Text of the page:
By Mark Chaplin
The retirement of Gerhard Aigner as UEFA Chief Executive signals the end of an era within European football's governing body - and brings a close to an outstanding partnership with UEFA President Lennart Johansson. A partnership based on loyalty and mutual respect for one another's qualities and achievements.
Mr Aigner became UEFA general secretary in 1989 on the retirement of the long-serving Hans Bangerter. A year later, Mr Johansson was elected UEFA President at the body's Congress in Malta. Over the past 13 years, the two men - the dedicated Bavarian and the calm, wise Swede - have guided UEFA through a momentous period in which the organisation has completely transformed and reinvented itself.
That period has seen the launch of the prestigious, money-spinning UEFA Champions League, the Bosman case that changed the face of football, a growing commercial and political influence on the game and the increasing battles for football's soul. Mr Aigner and Mr Johansson have travelled together through turbulent times, but have always been able to retain their high regard for each other, because they have remained constantly on the same wavelength.
'We are friends'
I would say that, in the world of football, there are very few people with the qualities that Lennart Johansson possesses and with the same integrity," says Mr Aigner of the President. "Even though he is a little bit older than me, we can say that we are friends."
The CEO always understood that he and Mr Johansson were different people, but that this had helped them to establish an excellent interaction. "We are not exactly the same, but we complement each other very well," he said. "I have enormous respect for him as a person and because of the position he has. And I have learned from him, which has enhanced my own performance over the years. There has been a good mix and it has been very fruitful."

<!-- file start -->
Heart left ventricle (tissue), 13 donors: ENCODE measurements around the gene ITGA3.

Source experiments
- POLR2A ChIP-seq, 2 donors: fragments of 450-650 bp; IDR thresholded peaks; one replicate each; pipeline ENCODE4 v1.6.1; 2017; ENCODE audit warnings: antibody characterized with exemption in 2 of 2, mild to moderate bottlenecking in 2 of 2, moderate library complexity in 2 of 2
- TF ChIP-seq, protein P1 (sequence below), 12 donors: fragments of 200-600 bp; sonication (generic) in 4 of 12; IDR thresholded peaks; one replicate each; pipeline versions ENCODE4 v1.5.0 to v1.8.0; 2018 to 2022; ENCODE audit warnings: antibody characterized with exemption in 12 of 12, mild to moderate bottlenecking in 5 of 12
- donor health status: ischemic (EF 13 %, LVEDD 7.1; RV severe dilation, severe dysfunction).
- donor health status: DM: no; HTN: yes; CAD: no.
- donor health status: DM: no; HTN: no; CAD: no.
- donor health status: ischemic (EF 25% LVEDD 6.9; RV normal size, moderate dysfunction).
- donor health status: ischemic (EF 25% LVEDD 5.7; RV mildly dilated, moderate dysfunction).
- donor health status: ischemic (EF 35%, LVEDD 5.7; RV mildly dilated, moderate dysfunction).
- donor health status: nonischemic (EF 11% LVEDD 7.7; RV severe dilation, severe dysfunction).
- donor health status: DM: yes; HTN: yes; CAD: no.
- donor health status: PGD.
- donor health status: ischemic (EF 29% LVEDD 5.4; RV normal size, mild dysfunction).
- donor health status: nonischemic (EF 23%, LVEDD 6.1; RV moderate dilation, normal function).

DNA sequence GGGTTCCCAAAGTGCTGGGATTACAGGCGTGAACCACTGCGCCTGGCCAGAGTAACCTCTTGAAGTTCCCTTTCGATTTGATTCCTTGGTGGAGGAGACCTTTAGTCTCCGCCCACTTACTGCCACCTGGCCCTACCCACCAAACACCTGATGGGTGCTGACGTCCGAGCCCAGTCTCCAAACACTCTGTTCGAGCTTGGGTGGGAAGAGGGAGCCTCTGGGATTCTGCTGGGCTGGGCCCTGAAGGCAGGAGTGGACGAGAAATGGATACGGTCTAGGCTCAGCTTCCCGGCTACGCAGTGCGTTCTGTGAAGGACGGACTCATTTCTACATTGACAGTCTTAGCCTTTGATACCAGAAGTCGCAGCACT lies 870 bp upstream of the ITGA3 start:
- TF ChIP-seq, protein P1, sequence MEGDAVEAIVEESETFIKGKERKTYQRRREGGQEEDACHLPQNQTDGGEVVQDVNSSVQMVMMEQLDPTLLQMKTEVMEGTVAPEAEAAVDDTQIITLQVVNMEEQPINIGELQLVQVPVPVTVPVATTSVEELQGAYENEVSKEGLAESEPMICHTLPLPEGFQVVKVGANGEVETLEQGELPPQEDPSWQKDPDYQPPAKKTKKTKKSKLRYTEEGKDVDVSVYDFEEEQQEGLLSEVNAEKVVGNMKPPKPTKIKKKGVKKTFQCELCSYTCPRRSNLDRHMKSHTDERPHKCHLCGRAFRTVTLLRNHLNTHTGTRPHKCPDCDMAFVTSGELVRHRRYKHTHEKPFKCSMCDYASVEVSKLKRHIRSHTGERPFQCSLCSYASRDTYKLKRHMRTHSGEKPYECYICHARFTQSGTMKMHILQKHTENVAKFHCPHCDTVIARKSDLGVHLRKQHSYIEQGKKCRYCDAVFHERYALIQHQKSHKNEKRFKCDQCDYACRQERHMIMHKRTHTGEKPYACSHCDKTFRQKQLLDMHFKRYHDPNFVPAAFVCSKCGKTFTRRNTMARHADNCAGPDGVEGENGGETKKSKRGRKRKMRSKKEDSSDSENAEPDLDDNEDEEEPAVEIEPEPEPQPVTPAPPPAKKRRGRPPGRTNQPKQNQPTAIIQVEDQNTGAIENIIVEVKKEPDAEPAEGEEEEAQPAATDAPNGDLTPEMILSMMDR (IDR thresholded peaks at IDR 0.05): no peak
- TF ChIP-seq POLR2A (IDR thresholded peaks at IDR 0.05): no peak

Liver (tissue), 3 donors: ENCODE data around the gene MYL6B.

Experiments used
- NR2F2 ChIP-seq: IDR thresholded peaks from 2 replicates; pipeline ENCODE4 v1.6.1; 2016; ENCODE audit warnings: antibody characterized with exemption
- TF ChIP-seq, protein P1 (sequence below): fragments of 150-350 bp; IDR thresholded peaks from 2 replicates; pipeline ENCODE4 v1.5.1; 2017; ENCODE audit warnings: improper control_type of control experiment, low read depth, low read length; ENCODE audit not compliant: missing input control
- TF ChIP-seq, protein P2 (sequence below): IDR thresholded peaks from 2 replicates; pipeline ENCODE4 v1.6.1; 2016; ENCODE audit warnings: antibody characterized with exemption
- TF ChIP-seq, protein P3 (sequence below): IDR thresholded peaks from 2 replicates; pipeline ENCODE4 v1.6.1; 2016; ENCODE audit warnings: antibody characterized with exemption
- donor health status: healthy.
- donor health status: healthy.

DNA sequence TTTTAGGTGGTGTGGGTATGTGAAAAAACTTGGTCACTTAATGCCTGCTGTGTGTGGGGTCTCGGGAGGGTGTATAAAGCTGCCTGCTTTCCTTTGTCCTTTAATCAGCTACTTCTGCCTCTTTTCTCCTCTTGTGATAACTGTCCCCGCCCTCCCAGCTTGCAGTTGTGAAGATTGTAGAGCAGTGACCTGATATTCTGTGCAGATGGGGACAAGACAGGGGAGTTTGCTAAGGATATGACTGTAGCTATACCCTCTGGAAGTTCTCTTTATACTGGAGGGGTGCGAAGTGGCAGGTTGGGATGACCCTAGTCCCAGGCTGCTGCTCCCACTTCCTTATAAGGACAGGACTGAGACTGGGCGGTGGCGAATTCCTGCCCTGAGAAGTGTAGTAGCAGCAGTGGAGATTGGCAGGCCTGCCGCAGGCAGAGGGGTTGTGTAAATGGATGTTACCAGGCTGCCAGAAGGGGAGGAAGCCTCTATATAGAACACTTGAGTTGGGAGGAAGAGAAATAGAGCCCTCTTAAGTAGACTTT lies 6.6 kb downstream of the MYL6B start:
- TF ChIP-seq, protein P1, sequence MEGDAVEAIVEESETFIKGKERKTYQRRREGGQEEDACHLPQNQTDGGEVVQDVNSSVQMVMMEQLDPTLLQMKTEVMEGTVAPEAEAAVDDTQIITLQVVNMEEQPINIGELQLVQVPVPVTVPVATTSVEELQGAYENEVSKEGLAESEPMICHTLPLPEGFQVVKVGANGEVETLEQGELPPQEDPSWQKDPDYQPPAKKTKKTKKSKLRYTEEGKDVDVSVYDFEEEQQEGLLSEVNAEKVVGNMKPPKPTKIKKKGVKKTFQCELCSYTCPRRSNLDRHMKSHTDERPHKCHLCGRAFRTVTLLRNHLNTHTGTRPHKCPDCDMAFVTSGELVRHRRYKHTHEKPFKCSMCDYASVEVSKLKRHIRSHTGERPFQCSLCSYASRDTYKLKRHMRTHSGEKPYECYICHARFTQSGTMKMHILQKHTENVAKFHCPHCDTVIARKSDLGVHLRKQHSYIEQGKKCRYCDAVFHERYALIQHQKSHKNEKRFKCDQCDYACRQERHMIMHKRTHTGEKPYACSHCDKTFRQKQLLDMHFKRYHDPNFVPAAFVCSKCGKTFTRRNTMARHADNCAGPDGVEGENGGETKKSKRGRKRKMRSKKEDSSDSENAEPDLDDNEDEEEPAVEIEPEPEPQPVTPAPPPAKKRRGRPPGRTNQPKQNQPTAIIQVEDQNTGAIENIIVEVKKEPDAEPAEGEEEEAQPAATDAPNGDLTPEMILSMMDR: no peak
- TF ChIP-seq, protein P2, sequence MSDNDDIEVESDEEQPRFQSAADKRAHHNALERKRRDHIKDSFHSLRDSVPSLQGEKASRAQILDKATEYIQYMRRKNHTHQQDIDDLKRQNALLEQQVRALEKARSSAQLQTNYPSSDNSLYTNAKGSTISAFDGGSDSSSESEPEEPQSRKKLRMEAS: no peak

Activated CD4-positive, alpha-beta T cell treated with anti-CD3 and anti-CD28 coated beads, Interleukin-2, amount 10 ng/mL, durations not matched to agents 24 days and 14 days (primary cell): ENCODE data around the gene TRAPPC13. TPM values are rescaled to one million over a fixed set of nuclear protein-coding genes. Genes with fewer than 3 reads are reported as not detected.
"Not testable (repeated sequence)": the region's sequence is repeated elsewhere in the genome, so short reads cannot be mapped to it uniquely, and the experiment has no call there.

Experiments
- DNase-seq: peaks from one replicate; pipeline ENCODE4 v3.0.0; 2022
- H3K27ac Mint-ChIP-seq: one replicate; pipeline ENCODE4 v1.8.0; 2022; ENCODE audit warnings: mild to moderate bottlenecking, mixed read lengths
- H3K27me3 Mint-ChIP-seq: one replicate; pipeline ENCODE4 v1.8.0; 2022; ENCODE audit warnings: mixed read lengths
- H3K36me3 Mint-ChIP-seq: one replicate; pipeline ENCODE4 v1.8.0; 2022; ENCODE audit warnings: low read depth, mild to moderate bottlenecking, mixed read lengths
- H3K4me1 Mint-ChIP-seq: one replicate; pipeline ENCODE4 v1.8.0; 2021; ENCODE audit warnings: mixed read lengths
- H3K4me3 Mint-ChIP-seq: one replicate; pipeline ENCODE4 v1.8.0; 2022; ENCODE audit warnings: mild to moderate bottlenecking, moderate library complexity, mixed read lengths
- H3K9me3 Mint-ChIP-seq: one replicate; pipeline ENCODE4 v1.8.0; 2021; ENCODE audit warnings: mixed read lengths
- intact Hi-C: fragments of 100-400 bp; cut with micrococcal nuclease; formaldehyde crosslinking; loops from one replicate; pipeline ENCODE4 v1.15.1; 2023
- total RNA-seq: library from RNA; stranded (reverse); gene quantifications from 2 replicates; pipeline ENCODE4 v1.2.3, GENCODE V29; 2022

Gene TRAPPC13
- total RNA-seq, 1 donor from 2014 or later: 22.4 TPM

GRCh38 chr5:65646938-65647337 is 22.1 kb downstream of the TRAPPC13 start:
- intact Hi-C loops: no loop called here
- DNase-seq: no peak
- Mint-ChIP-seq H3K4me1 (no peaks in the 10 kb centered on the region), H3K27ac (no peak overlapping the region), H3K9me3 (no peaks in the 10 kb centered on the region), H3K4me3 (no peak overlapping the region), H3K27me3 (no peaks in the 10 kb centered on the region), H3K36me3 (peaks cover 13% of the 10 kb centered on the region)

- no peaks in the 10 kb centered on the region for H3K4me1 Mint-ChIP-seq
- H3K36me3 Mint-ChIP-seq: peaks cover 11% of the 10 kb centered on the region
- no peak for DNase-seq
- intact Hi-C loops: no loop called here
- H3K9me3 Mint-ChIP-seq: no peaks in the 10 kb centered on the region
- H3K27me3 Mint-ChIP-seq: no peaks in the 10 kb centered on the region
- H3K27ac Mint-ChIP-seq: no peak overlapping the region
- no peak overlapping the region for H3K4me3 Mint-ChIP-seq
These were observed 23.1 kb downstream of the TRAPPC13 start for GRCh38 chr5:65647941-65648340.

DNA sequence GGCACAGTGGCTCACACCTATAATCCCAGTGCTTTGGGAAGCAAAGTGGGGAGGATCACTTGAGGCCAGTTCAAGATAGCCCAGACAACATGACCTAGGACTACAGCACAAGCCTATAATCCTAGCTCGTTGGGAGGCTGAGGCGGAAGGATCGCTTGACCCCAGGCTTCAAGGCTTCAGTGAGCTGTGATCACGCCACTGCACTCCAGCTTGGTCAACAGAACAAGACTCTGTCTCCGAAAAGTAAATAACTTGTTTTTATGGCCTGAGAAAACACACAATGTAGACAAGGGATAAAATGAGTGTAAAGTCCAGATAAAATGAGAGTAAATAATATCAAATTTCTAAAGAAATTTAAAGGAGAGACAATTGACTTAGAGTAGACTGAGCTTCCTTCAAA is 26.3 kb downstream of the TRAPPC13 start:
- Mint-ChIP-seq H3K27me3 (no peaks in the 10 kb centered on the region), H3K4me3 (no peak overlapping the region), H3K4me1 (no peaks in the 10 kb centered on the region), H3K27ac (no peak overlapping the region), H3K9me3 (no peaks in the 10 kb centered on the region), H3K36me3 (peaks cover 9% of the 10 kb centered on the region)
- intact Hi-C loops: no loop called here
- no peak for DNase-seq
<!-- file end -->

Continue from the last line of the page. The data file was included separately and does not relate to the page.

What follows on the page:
Mr Johansson sees his friend and colleague depart with great sadness, but with total understanding for the decision. "We have had excellent co-operation.
If there had been motives other than those he claims, I would have tried to convince him to stay," the UEFA President said. "He would like to spend some years with his family and I respect his decision."
Both men have worked together for 13 years within the UEFA Executive Committee, UEFA's supreme executive body, preparing and nurturing dialogue and decisions concerning the vast spectrum of the European game. Senes Erzik, UEFA first vice-president and president of the Turkish Football Association, hopes that Mr Aigner will stay in close touch with football.
"He has left his mark on UEFA," said Mr Erzik of the CEO. "He has done an outstanding job in his role in an updated, modernised organisation. He has been a leader, and has put UEFA in good hands for the future. I hope he will not leave us totally - UEFA's house is also his house whenever he wants to come here."